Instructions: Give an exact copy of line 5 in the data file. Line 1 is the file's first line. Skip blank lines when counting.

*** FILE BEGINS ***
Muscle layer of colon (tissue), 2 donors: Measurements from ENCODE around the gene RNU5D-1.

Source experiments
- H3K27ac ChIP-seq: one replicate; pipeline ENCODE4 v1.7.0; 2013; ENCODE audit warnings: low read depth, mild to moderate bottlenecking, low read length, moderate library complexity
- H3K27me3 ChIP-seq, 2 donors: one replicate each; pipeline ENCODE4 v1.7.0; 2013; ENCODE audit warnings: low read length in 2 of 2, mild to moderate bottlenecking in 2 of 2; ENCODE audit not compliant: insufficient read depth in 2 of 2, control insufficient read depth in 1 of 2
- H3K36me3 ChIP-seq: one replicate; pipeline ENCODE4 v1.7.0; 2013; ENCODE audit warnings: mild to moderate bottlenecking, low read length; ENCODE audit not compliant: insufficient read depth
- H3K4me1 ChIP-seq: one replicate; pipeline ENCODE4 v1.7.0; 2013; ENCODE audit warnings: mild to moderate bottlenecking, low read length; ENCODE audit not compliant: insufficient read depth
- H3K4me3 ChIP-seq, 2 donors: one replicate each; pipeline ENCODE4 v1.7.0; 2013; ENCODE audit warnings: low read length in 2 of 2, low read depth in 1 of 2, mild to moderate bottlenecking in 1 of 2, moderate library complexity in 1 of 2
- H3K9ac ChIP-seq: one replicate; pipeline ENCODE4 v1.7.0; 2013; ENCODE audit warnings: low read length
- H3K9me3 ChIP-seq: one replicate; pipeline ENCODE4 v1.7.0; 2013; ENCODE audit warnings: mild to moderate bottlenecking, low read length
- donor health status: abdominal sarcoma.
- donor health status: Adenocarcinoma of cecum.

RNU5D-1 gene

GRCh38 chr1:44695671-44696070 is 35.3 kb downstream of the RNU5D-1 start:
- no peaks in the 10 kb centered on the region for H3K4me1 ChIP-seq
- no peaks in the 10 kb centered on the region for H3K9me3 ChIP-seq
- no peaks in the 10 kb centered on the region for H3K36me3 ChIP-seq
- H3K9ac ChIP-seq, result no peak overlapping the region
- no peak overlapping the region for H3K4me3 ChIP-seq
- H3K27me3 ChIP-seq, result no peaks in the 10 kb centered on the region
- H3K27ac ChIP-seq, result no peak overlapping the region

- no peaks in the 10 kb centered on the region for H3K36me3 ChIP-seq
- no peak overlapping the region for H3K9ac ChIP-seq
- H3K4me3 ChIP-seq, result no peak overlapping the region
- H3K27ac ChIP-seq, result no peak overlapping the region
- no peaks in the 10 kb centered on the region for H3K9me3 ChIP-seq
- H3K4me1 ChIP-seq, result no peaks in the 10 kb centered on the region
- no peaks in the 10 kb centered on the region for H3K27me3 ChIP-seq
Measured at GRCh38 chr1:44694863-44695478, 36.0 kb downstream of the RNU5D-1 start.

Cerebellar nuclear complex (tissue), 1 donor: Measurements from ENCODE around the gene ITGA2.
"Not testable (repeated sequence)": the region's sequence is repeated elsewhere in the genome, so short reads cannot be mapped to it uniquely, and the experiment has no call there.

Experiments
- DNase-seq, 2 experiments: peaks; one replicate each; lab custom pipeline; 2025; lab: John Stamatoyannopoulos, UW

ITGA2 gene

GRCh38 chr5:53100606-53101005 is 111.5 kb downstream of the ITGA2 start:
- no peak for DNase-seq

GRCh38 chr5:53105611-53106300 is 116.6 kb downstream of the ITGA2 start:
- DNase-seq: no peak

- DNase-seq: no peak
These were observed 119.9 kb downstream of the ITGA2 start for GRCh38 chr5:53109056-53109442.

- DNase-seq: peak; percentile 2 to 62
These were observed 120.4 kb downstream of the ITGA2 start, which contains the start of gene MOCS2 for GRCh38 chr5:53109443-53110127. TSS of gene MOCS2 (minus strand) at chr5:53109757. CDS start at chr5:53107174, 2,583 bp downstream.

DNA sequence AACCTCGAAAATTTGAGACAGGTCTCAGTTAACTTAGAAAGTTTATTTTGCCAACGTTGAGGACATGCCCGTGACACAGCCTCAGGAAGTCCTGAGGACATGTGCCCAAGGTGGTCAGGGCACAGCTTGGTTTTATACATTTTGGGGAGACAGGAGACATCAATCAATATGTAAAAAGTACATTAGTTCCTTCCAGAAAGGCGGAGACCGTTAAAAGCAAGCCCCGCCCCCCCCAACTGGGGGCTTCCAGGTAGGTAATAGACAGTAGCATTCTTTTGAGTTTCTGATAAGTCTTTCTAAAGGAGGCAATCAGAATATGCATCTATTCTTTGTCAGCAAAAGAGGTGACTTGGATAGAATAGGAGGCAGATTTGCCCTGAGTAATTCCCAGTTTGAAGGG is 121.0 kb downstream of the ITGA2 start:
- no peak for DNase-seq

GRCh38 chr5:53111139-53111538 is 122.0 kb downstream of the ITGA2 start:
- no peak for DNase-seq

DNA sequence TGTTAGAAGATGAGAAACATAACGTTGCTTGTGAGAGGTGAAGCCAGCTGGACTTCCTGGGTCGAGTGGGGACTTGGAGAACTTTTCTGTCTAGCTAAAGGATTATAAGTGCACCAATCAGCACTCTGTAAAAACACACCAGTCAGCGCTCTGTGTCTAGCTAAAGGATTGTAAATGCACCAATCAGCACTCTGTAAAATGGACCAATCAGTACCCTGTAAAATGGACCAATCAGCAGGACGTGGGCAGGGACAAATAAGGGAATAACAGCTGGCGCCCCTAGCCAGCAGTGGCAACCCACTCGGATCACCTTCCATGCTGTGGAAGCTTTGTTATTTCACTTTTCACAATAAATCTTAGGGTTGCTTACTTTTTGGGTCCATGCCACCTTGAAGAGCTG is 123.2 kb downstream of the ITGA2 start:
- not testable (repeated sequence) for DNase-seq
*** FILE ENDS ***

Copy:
- H3K36me3 ChIP-seq: one replicate; pipeline ENCODE4 v1.7.0; 2013; ENCODE audit warnings: mild to moderate bottlenecking, low read length; ENCODE audit not compliant: insufficient read depth